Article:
Feedback and comments are welcome and encouraged!

Why experiences are the new swag

Why experiences are the new swag

I’ve been in marketing for 15 years and have seen every manner of imaginable swag. Koozies. Water bottles. Pens. Buttons. Bags. Free merchandise. Even cars. I believe the era of swag is in major decline, and your brand is probably going to be better off for it.

There are many reasons for people’s shifting tastes. Some people see swag giveaways as wasteful, trading away either money or earth’s resources in exchange for a momentary hit of fading brand recall. “They’ll keep this on their desk,” desperate marketers think, “and remember us when they’re ready to buy enterprise software again.”

What’s really happening, though, is consumer behavior is changing. Research has already proven that the millennial generation is uniformly unimpressed with stuff. 3 in 4 millennials would choose to spend money on a desirable experience rather than buying stuff, and those experiences shape lifelong memories. The millennial generation believes they create lasting connections at live events, bonds that tie them to their community and to the world. They’re not wrong – people who experience something together regularly report it be more satisfactory. My friend Bryan Kramer has a whole blog post about that.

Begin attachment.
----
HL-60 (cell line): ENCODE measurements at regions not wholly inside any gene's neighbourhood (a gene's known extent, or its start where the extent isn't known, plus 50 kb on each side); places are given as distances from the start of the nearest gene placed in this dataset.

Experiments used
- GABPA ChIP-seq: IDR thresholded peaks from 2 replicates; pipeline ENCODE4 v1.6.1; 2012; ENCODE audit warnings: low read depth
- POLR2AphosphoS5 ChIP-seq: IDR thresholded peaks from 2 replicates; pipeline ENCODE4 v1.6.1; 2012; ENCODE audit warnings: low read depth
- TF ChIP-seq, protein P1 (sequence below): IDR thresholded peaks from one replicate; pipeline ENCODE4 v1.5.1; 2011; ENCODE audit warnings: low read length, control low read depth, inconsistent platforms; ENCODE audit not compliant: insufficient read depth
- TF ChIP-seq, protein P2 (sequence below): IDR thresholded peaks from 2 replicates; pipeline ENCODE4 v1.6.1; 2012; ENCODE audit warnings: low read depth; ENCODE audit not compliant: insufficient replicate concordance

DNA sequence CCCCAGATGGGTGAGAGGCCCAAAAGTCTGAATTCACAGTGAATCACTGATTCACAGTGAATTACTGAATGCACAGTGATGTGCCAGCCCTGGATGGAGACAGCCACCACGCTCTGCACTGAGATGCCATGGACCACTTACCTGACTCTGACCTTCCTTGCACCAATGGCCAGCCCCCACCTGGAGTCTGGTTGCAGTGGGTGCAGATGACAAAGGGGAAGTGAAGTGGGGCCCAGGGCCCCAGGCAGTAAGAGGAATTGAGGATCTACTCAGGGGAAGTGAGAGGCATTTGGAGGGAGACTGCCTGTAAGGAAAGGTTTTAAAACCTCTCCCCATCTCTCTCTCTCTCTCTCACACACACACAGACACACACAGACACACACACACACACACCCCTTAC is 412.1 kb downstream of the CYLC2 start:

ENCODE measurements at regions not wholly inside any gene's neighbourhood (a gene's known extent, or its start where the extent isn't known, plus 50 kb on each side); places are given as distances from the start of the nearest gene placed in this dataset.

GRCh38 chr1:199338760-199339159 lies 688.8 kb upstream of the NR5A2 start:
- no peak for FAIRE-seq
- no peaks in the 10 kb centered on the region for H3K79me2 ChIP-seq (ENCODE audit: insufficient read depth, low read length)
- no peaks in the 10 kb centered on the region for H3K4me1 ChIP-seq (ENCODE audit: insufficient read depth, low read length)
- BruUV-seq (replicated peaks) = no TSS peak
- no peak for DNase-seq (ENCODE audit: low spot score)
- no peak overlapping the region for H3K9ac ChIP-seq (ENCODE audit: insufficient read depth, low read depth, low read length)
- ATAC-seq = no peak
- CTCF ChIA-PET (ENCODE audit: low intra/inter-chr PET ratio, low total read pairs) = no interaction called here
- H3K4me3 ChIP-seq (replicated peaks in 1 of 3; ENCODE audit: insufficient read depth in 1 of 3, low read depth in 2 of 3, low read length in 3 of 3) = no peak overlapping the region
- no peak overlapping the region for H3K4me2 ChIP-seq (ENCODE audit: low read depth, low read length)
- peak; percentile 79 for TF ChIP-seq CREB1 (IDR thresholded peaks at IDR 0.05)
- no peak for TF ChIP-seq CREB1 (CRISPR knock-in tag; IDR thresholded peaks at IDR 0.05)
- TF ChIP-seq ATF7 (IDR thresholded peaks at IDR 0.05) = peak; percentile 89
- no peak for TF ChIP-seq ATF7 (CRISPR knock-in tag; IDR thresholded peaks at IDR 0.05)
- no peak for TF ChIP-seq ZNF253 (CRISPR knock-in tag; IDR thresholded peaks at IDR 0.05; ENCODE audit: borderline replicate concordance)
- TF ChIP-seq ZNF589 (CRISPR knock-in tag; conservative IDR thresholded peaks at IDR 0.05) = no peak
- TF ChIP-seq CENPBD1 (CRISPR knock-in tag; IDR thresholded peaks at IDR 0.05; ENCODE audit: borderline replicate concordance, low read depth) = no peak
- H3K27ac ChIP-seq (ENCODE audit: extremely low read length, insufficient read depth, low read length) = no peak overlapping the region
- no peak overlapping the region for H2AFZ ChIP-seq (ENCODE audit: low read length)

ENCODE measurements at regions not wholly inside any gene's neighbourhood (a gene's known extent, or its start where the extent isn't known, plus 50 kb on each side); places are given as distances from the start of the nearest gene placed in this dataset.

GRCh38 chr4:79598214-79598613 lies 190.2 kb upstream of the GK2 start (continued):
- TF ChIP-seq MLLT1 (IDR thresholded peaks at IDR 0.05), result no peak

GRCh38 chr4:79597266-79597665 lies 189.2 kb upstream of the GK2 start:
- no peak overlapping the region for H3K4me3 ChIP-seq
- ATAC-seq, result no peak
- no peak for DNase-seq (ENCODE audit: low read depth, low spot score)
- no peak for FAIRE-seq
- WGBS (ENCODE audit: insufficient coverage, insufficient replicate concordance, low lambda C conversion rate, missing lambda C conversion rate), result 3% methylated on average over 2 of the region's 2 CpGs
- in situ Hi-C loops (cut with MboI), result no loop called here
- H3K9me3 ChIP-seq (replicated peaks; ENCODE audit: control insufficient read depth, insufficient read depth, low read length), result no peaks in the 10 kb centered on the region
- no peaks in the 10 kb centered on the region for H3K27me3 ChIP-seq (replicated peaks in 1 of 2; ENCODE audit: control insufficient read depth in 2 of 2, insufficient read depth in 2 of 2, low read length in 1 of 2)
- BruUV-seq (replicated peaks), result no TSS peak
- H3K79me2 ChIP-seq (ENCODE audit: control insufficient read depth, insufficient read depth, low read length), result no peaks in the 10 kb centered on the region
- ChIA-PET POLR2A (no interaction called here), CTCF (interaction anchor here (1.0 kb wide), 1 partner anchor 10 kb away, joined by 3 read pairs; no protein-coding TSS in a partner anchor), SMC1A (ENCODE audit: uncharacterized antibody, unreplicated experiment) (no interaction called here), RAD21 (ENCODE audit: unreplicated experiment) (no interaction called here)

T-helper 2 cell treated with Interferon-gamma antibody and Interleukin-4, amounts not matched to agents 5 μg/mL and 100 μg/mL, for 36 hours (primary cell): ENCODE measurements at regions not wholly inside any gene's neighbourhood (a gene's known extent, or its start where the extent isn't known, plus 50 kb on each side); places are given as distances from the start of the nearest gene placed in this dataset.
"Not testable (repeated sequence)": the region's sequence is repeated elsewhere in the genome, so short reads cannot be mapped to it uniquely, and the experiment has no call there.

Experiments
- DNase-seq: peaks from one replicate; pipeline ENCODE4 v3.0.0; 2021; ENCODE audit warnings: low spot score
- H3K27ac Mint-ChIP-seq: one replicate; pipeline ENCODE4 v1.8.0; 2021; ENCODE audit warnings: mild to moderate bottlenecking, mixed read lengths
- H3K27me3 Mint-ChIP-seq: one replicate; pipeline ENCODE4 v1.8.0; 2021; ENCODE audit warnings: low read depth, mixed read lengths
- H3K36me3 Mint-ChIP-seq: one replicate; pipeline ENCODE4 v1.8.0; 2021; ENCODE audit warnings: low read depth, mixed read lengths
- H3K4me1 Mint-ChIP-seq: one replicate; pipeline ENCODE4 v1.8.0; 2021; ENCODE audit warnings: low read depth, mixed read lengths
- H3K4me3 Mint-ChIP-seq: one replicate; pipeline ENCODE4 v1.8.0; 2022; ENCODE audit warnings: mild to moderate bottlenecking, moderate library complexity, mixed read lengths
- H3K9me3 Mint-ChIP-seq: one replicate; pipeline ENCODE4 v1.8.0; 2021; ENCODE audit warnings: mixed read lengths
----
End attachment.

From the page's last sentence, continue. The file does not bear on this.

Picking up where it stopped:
The millennial zest for engaging experiences is dripping over into other generations. New research from a team at Cornell University, led by Dr. Thomas Gilovich, has tracked the confluence of money and happiness for more than two decades. Their findings are startling and defy general convention (that’s called the Easterlin paradox or – simply – that money buys happiness). Gilovich’s research suggests that experiences, rather than physical things, are the root of happiness. Humans will adapt to an iPhone and eventually tire of it (maybe good news to Apple), but they will recall experiences for the rest of their lives and that helps foster happiness.

How does this affect your brand?

Well, clearly, if you count millennials among your target demographic, you already should be focusing on building experiences rather than giving away free stuff. Beyond that, it’s probably worth considering if you need to reset your promotions mindset – are you giving away too much, and creating too few experiences?